Ilana Mercer, July 31, 2002

Harry Browne knows how to put a guest at ease on his libertarian show on Radio America. But even a consummate gentleman like Harry can’t mask the fact that libertarians are peering at each other from behind ideological parapets.

Has Harry changed his mind about introducing me to his listeners as a pro-war-on-terror libertarian? I suspect not, although this is something I reject.

For my part, I put down Harry’s perception of my opinion to a pacifism that mars the thinking of many a libertarian of the anarchist persuasion. While neither one of us has budged in his view of the other, we both unite in condemning those self-appointed High Priests of libertarianism, who arrogate to themselves the duty to decide who among us is a libertarian mongrel or thoroughbred.

A theme that runs through Harry’s writings is that using retaliatory or defensive force is never a good thing. The belief that retaliatory or defensive violence is always unproductive is, to my mind, a permutation of pacifism – it’s certainly a progressive view, one which was reiterated by a vehement caller to the show. He also thundered into my e-mail box a string of the most unthinking commonplaces of the times: “Violence begets violence, compassion begets compassion and mercy begets mercy.”

Proportional and reasonable punishment is part of justice. Can justice be violent? It indeed can, especially if in response to violence. If anything, failing to punish wrongdoing serves to turn the moral order topsy-turvy, most likely further reinforcing violence.

The political philosophy known as classical liberalism or libertarianism, which is concerned with the ethics or proper use of force, represents the best the West has to offer. Expounded so magnificently by Ludwig von Mises – who was not an anarchist – classical liberalism aims at peace and co-operation within and between nations. And what can be finer than men who understand that, for its survival, civilization depends on the increasing division of labor and the peaceful exchange of goods between individuals and nations alike, and that, for this to occur, force against person or property can be justified only in defense or retaliation?

There is no finer idea than that. Except when the libertarian abstracts himself from reality, and loses the courage of the libertarian founding fathers to defend hearth and home.

The instinct for self-preservation seems to have been bred out of – or was always lacking in – many a libertarian man. There is something profoundly unrobust about men who, at this stage, express doubts about the guilt of Osama bin Laden, but are all too ready to impute evil to American soldiers, and who express a genteel preference for serving Mr. bin Laden with a subpoena. Myself, I’d like to see bin Laden executed like the rabid dog he is. I submit that my instinct is healthier and more adaptive, at least in the evolutionary sense.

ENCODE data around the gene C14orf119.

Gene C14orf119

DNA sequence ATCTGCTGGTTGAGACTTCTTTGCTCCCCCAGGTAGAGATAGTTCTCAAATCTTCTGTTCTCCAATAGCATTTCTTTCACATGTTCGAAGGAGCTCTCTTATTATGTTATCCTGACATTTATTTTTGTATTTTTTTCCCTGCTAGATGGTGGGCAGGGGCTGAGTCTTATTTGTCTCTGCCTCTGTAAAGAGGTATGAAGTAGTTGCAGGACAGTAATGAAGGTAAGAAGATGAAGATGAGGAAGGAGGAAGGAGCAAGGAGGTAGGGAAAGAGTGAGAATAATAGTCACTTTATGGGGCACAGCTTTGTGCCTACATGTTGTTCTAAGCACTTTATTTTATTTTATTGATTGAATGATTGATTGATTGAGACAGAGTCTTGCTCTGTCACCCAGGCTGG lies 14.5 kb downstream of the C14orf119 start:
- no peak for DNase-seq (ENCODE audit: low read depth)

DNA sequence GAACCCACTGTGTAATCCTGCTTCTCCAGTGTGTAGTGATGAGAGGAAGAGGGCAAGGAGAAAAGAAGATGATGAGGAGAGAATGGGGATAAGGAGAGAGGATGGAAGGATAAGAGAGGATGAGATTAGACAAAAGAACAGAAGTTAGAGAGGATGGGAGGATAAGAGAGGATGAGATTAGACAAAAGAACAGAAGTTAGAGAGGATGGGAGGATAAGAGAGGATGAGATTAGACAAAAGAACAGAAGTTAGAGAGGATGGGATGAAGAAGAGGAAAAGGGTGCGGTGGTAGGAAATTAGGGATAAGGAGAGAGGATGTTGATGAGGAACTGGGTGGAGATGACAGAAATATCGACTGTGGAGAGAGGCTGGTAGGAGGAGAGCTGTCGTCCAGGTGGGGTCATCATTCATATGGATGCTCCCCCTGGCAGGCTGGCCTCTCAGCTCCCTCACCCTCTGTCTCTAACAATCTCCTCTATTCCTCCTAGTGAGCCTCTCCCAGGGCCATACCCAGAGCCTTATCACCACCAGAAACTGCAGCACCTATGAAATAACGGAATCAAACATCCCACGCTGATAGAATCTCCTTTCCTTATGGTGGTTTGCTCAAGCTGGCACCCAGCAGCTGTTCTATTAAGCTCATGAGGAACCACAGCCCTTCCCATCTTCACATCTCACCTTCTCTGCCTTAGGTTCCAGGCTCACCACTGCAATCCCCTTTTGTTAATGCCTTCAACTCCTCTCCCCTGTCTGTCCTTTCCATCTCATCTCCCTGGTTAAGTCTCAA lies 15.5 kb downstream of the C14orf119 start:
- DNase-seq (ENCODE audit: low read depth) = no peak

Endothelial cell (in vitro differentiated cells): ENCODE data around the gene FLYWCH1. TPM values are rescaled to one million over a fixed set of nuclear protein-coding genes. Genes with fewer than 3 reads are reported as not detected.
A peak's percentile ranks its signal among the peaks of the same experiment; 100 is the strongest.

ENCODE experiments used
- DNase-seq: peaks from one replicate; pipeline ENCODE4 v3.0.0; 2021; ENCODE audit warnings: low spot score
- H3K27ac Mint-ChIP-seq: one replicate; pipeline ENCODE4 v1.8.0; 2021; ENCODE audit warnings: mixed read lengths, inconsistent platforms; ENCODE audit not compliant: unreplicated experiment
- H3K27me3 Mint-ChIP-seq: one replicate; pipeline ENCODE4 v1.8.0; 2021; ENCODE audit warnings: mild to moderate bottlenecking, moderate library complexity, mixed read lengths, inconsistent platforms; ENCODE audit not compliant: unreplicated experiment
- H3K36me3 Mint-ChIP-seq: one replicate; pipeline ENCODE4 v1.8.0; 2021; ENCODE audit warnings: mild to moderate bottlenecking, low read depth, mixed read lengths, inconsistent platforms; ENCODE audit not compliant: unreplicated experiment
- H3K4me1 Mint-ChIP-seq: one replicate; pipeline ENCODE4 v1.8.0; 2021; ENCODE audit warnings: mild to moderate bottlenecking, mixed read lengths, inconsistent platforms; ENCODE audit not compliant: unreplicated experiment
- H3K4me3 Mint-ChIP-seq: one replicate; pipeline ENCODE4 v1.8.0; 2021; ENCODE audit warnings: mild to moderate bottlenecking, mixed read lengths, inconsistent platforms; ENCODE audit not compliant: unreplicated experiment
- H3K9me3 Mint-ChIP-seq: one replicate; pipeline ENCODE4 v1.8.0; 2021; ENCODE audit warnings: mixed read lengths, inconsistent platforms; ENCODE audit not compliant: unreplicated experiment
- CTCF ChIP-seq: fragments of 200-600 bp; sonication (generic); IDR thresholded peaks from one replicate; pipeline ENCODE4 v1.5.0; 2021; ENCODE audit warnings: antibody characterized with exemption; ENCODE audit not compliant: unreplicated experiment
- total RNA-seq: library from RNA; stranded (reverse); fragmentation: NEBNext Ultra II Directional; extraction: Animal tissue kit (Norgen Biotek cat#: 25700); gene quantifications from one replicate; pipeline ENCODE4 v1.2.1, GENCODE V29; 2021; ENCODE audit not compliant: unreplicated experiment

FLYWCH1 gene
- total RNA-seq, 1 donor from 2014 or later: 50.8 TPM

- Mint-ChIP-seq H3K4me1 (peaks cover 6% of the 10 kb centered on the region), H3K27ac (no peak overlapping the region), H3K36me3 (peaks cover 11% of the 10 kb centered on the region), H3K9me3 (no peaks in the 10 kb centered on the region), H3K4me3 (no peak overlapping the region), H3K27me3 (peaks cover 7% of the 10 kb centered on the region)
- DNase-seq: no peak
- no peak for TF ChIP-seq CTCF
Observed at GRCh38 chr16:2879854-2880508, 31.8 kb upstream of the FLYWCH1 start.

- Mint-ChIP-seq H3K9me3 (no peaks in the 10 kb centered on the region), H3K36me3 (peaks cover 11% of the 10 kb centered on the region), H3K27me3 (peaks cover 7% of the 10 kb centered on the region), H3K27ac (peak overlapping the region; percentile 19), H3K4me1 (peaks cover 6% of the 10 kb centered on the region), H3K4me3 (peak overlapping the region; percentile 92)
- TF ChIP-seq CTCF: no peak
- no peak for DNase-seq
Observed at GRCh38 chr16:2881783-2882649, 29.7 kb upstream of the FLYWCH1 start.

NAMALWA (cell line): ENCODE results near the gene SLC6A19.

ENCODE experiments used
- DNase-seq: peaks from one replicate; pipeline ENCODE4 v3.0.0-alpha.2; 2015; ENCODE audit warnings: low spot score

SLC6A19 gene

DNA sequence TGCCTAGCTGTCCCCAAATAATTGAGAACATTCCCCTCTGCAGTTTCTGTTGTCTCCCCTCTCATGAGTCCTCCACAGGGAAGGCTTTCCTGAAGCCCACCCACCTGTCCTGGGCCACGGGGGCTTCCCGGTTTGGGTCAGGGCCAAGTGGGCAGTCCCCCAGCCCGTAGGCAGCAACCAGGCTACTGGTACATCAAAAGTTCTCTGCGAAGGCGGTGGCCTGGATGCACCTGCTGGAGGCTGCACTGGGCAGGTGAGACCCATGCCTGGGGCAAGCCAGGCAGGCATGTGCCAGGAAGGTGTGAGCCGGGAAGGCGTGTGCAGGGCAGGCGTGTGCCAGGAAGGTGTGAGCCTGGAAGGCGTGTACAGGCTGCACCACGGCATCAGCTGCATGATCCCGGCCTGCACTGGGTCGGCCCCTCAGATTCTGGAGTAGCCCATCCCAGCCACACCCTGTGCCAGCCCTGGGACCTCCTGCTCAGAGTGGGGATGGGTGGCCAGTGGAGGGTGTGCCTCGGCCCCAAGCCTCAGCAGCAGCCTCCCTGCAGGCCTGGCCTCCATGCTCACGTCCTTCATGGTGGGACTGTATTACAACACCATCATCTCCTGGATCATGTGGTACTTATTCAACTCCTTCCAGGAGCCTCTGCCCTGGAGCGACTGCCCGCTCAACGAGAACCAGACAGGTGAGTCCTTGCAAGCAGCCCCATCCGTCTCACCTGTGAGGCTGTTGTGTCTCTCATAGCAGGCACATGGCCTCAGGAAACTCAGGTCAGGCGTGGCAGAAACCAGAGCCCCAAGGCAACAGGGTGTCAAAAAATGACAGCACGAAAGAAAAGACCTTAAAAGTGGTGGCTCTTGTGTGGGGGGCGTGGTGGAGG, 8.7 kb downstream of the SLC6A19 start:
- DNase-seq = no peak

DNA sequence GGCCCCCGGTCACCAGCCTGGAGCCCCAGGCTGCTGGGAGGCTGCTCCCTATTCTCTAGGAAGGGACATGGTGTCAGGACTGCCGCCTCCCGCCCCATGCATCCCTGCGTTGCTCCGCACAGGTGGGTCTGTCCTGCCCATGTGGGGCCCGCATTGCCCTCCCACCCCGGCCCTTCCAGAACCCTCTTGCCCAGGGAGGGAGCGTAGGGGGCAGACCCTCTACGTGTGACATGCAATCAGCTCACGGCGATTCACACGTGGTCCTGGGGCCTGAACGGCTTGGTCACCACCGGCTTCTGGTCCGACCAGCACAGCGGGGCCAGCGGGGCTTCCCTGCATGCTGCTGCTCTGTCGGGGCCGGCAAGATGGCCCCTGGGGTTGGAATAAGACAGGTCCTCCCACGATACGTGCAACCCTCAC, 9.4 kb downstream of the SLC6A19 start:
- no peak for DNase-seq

Mr. Bush’s perpetual war, however, I reject. But, whereas Harry scolds his readers for so much as entertaining the notion that a terrorist is not entitled to the protection of the Bill of Rights, I believe that eliminating the Sept. 11 conspirators and every single unreformed Jihadist is morally legitimate.

If he has committed himself to Jihad and adopted the “religion” of Jihad, a terrorist has forthwith forfeited his right to life, much less to the Bill of Rights. By committing his life to Jihad, to dedicated and ongoing murder of innocents, the career Jihadist has alienated his right to life.

Libertarians, moreover, stand to lose moral suasion and even stand accused of intellectual sloth for their refusal – under the pretense of ideological purity – to address substantive issues because the state is at the helm.

From the fact that many libertarians believe that the state has no legitimacy, Harry and others arrive at the position that anything the state does is illegitimate. This is a logical confusion. Consider the murderer who, while fleeing the law, happens on a scene of a rape, saves the woman, and pounds the rapist. Is this good deed illegitimate because a murderer has performed it?

It is thus legitimate, for instance, for the Rogue Rulers to reinstate the pre-1965 national-origins restrictions in immigration policy. A culturally coherent immigration policy is the logical complement to ethnic profiling. Rather than unleash his version of the Stasi secret service on loyal nationals, or terrorize foreigners abroad, the drunk-with-power president must be convinced that a defensive repelling of foreign invaders is the duty of a constitutional government.

Can libertarians be convinced?

July 31, 2002

CATEGORIES: Anti-War, Classical liberalism, Homeland Security, Immigration, Libertarianism, Natural Law & Justice, War